Stephen Lussier : “We have a lot of potential as an industry if we all reinforce the message and work together”

| September 16th, 2019

Stephen Lussier : “We have a lot of potential as an industry if we all reinforce the message and work together”
"Stephen Lussier : “We have a lot of potential as an industry if we all reinforce the message and work together”"

Contrary to what is still, sadly, often said to the detriment of the diamond industry, it actually has a positive impact on diamond producing countries and local populations. De Beers, whose research and involvement puts in pole position in this area demonstrates a very strong commitment with real-world actions. We would therefore like to take a look with , Stephen Lussier, the veteran De Beers executive who nowchairsits the  consumer products division (Forevermark, De Beers Diamond Jewelers, and lab-grown line Lightbox) as well as the Diamond Producers Association (DPA), in all honesty and transparency, at the actions that De Beers takes every day…

1) Stephen Lussier, why do you think the natural diamond industry still suffers from a poor image, or at least a loss of interest on the part of diamond consumers? What can we do to remedy that?

Our data shows that Gen-Z and Millennials have a strong interest and desire for diamonds; with global consumer demand for diamond jewellery continuing to grow year on year and Millennials accounting for approximately half of global demand today. But it is true that we have seen specific challenges, such as the negative perceptions created by the Blood Diamond film, creating false narratives about the natural diamond sector today.

And the industry has been slower than some others to engage with new technologies that younger consumers use more frequently to consume media. Social media channels and video content play a much bigger role in the communications mix for younger people today and diamond brands and businesses have not always engaged as quickly as others through this medium.

Aerial shot of ranger vehicle in river bed in Venetia Limpopo Nature Reserve, part of the Diamond Route, South Africa

The good news is that we have a huge opportunity to make great progress. Young consumers are seeking authentic stories of positive impact and there are many of these within the diamond industry. When they hear about the positive impact on diamond communities, the protection of wildlife or our commitment through the UN to advance women and girls, they are engaged. With growing marketing investments and an enhanced focus on social channels, we will start to make a difference in getting this story across.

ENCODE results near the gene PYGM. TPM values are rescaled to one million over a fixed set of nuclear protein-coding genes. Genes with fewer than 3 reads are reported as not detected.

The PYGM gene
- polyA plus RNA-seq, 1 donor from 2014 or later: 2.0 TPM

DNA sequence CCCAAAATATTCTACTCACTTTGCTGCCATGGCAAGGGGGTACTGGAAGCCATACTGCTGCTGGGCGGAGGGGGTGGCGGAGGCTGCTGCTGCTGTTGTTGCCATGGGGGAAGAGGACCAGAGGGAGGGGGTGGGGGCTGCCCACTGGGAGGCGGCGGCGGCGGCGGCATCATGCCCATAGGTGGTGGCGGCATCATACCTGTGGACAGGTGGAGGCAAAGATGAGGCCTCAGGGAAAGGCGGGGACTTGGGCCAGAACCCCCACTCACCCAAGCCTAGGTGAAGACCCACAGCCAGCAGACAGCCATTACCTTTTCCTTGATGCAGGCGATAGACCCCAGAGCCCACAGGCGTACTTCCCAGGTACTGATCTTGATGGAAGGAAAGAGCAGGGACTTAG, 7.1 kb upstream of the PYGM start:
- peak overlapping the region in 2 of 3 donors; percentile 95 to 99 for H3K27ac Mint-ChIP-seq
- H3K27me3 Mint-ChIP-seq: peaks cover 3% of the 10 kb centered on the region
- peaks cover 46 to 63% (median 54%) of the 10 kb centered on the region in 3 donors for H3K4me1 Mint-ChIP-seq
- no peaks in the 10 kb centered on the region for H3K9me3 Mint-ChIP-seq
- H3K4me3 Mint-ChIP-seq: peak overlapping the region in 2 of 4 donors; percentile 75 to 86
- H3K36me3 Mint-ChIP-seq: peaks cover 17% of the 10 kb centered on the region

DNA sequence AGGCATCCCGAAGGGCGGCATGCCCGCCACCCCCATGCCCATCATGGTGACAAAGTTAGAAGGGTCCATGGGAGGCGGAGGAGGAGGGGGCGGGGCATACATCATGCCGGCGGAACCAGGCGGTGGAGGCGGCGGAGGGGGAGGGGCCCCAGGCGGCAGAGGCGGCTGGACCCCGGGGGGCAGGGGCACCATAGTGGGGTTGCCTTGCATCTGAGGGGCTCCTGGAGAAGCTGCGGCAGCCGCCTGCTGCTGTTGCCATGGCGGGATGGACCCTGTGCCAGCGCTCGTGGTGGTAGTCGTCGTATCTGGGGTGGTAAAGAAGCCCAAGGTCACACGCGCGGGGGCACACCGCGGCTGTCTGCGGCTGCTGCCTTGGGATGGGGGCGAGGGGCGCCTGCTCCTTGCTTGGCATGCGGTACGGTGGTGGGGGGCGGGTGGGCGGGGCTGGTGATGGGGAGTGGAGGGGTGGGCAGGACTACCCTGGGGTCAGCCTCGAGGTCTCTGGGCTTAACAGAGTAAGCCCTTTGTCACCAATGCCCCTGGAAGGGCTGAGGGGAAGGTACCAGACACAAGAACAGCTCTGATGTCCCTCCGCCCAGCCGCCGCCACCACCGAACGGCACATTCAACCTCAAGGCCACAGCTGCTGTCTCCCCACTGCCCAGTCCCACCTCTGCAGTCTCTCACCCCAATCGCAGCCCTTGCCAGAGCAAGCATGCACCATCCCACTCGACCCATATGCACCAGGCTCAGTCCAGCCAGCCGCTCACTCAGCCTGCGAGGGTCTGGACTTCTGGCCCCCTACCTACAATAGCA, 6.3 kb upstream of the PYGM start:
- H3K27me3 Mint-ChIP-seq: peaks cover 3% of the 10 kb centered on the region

But we are playing catch up with other categories and in some places we will have a cynicism barrier to overcome so it’s vital that we all play a role in pushing the message – it can’t be from just one source.

At De Beers Group, we think we can play a lead role in helping develop and share the content that will tell positive stories of what the industry does, but all diamond businesses then need to share them on their website, on their social media feeds, on their WhatsApp networks, in media interviews and through whichever channels possible.

Of course, all diamond businesses can also help create additional positive content. With young consumers, even taking a video on an iPhone of a positive story and sharing it through an individual’s voice can have a big impact. That’s the great thing about modern media – while it is very different from before, it’s so accessible that we can now all play a bigger role by just picking up our phones, taking a video of the good things we’re doing, then sharing it on our social channels.

We have a lot of potential as an industry if we all reinforce the message and all work together, but it really is about maximising the impact of the whole.

2) Who do you think are today’s consumers and who will they be in the future? What do they expect of us in the diamond industry? And from you as a diamond producer? 

Today’s consumers comprise a wide range of people. We often talk about certain generations such as Millennials, and we often talk as if every generation is homogenous. The truth is obviously much more complex and our consumers are young and old, heavy owners and those new to the category, different nationalities, in different types of relationships and in different subcultures.

Individuality is one key element of modern consumerism, though, so we need to find ways to ensure we offer a unique experience and product for everyone. Diamonds lend themselves so well to this as they offer so many shapes, sizes, qualities, price points and design types – and the more we can let consumers have their say in the products they buy, the more they will be emotionally engaged with it and the more successful we can be.

Although many of the characteristics of Millennials and GenZ are different from those of previous generations, people continue to look for symbols to represent their most meaningful emotions and moments in their life, both relationships and personal. The inherent qualities of diamonds – their creation a billion years ago, their rarity, their uniqueness – mean they can represent how individual, special and enduring these emotions are in a way that other products cannot.

Moving Giants- elephants on the VLNR

And it’s certainly the case that people all across the world of all ages care more about societal and environmental issues. This is why it’s vital for us to all live up to the highest standards, and to ensure we can show consumers we are doing this, not just tell them.

As a diamond producer, that means we have to support communities, protect the environments in which we work, be responsible with our employees and our supply chains, and have systems to prove all this, as well as channels to communicate it.

3) From when did De Beers start to take action in producing countries and with local populations? Why is it important to take action?

De Beers Group has seen this as a core part of its purpose for many decades – in fact Ernest Oppenheimer noted in the early twentieth century that the company’s purpose was to make a profit, but to do so in a way that supports the lives of the people and communities in which we operate.

The most famous example of this is Botswana – the country gained independence in 1966 and since then it has had the world’s third fastest growth rate thanks to diamonds and the partnership we have with government. The partnership has supported investment in healthcare, education, infrastructure and many other things besides. And partnership is the key to unlocking development in our view. Instead of just having a charitable donation as an add-on to our business, we feel that we can generate sustained benefit if we have genuine commercial partnerships and adopt our producer country partners’ aspirations as our own.